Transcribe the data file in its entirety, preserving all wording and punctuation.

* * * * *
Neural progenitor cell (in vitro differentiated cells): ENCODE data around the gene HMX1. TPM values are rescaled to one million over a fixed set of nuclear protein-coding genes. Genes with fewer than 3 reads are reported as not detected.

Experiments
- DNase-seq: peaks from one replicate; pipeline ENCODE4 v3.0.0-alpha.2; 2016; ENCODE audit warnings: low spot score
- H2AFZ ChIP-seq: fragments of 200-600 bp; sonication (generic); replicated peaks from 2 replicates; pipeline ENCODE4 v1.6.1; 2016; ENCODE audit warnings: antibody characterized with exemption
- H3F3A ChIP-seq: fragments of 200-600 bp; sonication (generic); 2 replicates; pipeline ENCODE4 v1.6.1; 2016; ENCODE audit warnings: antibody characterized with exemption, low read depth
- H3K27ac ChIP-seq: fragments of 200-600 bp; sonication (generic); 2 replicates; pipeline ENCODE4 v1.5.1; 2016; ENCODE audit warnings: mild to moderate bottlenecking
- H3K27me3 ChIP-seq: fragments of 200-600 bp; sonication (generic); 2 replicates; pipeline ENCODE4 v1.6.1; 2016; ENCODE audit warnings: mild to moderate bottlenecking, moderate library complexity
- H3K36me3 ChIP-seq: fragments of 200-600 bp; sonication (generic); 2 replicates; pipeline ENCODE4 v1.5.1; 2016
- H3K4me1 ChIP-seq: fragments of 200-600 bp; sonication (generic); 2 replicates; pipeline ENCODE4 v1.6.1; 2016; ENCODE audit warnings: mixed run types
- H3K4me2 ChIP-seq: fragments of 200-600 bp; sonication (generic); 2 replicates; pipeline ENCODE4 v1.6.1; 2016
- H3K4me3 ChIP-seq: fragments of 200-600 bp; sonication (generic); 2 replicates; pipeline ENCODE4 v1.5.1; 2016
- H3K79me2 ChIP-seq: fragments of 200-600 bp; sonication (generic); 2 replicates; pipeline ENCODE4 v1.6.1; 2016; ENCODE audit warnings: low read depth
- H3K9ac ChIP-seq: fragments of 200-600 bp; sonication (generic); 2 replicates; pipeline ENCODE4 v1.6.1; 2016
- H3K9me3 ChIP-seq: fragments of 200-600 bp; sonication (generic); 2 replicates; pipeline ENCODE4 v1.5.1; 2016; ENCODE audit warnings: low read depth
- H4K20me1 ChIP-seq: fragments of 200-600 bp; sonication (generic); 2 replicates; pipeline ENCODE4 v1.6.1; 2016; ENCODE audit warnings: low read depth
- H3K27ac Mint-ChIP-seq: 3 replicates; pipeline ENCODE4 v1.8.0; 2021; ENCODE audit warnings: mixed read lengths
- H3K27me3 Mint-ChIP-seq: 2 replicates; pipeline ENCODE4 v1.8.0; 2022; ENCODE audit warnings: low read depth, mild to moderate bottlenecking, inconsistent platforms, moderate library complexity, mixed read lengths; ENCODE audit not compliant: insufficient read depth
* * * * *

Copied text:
Neural progenitor cell (in vitro differentiated cells): ENCODE data around the gene HMX1. TPM values are rescaled to one million over a fixed set of nuclear protein-coding genes. Genes with fewer than 3 reads are reported as not detected.

Experiments
- DNase-seq: peaks from one replicate; pipeline ENCODE4 v3.0.0-alpha.2; 2016; ENCODE audit warnings: low spot score
- H2AFZ ChIP-seq: fragments of 200-600 bp; sonication (generic); replicated peaks from 2 replicates; pipeline ENCODE4 v1.6.1; 2016; ENCODE audit warnings: antibody characterized with exemption
- H3F3A ChIP-seq: fragments of 200-600 bp; sonication (generic); 2 replicates; pipeline ENCODE4 v1.6.1; 2016; ENCODE audit warnings: antibody characterized with exemption, low read depth
- H3K27ac ChIP-seq: fragments of 200-600 bp; sonication (generic); 2 replicates; pipeline ENCODE4 v1.5.1; 2016; ENCODE audit warnings: mild to moderate bottlenecking
- H3K27me3 ChIP-seq: fragments of 200-600 bp; sonication (generic); 2 replicates; pipeline ENCODE4 v1.6.1; 2016; ENCODE audit warnings: mild to moderate bottlenecking, moderate library complexity
- H3K36me3 ChIP-seq: fragments of 200-600 bp; sonication (generic); 2 replicates; pipeline ENCODE4 v1.5.1; 2016
- H3K4me1 ChIP-seq: fragments of 200-600 bp; sonication (generic); 2 replicates; pipeline ENCODE4 v1.6.1; 2016; ENCODE audit warnings: mixed run types
- H3K4me2 ChIP-seq: fragments of 200-600 bp; sonication (generic); 2 replicates; pipeline ENCODE4 v1.6.1; 2016
- H3K4me3 ChIP-seq: fragments of 200-600 bp; sonication (generic); 2 replicates; pipeline ENCODE4 v1.5.1; 2016
- H3K79me2 ChIP-seq: fragments of 200-600 bp; sonication (generic); 2 replicates; pipeline ENCODE4 v1.6.1; 2016; ENCODE audit warnings: low read depth
- H3K9ac ChIP-seq: fragments of 200-600 bp; sonication (generic); 2 replicates; pipeline ENCODE4 v1.6.1; 2016
- H3K9me3 ChIP-seq: fragments of 200-600 bp; sonication (generic); 2 replicates; pipeline ENCODE4 v1.5.1; 2016; ENCODE audit warnings: low read depth
- H4K20me1 ChIP-seq: fragments of 200-600 bp; sonication (generic); 2 replicates; pipeline ENCODE4 v1.6.1; 2016; ENCODE audit warnings: low read depth
- H3K27ac Mint-ChIP-seq: 3 replicates; pipeline ENCODE4 v1.8.0; 2021; ENCODE audit warnings: mixed read lengths
- H3K27me3 Mint-ChIP-seq: 2 replicates; pipeline ENCODE4 v1.8.0; 2022; ENCODE audit warnings: low read depth, mild to moderate bottlenecking, inconsistent platforms, moderate library complexity, mixed read lengths; ENCODE audit not compliant: insufficient read depth